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The Africa study found that although long-term average rainfall generally predicts groundwater recharge volumes, there also were significant variations based on geological factors.

Findings may be used to guide water management decisions, such as adoption of water reuse

When water is pumped from aquifers, it can be replaced either naturally or artificially through groundwater recharge. Natural recharge comes from the slow infiltration or percolation of precipitation or surface water, and artificial recharge increases the rate through human-controlled means. As people rely more and more on extracting groundwater, artificial recharge is becoming essential.

For the first time, scientists have mapped groundwater recharge in Africa with a continent-wide survey. While most rural Africans and many urbanites rely on groundwater, aquifer recharge rates have largely remained a mystery. The new research, however, is a tool to allow policymakers to gauge water resilience across the continent.

Quantifying Groundwater Recharge

The research team quantified long-term average distributed groundwater recharge rates in Africa between 1970 and 2019 by statistically upscaling ground-based estimates. The researchers determined that long-term groundwater recharge on the continent is an estimated 15,000 km3 over a 10-year period. That makes the volume of water recharging Africa’s aquifers each decade equal to more than half of annual rainfall.

Recharge was found to take place even in arid and semiarid regions. The study found that although long-term average rainfall generally is predictive of groundwater recharge volumes, there also were significant variations.

While North African countries with scant rainfall like Algeria, Egypt, and Libya store impressive volumes of groundwater, their recharge rates are very slow, making them drought-resistant in the short-term but prone to depletion over a longer timeline.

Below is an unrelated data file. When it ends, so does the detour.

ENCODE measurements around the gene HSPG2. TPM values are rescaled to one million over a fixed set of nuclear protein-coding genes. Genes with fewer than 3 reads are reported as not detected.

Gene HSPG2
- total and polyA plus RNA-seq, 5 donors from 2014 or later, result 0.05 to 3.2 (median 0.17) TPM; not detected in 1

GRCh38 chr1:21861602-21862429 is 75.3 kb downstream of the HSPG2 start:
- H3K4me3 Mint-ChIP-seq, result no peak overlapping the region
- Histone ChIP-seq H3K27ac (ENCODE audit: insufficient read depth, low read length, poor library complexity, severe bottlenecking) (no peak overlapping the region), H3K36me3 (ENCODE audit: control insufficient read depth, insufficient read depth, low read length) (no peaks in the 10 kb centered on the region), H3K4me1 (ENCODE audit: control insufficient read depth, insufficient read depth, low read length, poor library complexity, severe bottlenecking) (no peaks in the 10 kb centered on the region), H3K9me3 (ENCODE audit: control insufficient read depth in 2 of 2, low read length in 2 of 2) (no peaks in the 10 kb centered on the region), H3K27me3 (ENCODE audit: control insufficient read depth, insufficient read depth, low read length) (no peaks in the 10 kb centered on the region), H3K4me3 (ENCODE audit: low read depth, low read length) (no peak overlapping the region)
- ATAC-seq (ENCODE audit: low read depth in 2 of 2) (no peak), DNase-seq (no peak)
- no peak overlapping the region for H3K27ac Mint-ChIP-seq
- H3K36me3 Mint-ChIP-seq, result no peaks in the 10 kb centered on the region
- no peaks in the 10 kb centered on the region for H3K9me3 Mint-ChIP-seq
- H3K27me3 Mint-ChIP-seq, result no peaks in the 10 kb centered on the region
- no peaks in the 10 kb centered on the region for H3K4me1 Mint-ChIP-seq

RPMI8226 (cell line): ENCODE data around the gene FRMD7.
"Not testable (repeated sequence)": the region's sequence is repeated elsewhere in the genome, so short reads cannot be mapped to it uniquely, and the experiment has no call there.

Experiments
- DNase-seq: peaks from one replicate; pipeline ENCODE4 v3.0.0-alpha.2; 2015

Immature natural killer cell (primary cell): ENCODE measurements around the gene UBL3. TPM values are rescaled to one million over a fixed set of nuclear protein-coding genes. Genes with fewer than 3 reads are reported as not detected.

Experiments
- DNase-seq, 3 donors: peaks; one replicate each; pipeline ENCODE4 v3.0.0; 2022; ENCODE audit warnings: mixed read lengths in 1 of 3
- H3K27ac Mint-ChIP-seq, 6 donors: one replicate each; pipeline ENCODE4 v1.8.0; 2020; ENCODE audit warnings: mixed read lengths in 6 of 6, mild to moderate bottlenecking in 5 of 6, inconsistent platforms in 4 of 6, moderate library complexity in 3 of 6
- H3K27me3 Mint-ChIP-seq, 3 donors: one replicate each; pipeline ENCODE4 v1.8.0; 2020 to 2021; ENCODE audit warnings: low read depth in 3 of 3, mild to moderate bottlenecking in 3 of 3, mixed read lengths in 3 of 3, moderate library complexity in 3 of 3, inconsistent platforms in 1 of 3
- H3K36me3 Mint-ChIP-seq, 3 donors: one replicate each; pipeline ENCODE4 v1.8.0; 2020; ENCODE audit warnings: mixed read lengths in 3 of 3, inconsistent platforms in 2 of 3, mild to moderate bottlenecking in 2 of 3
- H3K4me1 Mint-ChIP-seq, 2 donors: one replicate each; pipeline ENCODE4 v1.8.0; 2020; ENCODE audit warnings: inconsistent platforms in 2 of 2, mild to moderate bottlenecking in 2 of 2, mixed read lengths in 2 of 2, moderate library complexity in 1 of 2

Conversely, nations like Burundi, Côte d’Ivoire, and Liberia have less storage capacity in aquifers but more robust rainfall and recharge, making them more susceptible to short-term drought but more resilient against long-term depletion.

The study is the first ground-based estimate of groundwater storage renewability across Africa and can be a tool to verify global and continental hydrological models while establishing a baseline for estimating change in the future, as well as for making appropriate groundwater management decisions.

Water Reuse Offers Stability Amid Water Stress

In any arid region, it no longer makes sense to simply use water once and then discharge it. Establishing water reuse programs is a road toward water security.

According to the United Nations Water Project, wastewater is both a challenge and opportunity. Untreated wastewater already is widely used for agricultural irrigation, but it is a challenge to identify uses that are both practical and don’t threaten the health of communities.

Treating wastewater for reuse makes it a safe source of water for a range of uses, including managed aquifer recharge (MAR), agricultural and horticultural irrigation, as well as direct potable reuse.

For example, in Namibia, the driest country in sub-Saharan Africa, the Windhoek plant, was established in 1968. It’s the oldest and longest running major direct potable reuse project in the world. Reuse of a community’s wastewater for agriculture can help take the burden off of aquifers. To eliminate the risks of reuse, water should be treated before use in agriculture.

Modular wastewater treatment units like Fluence’s Aspiral™ produce a high quality, irrigation-safe effluent that is proven to exceed tough regulatory frameworks such as California’s Title 22 and China’s Class 1A for agricultural use. These containerized, prepackaged units can establish treatment quickly with low CAPEX and OPEX, and financing packages are available.

Contact Fluence to learn more about protecting groundwater resources for the future.

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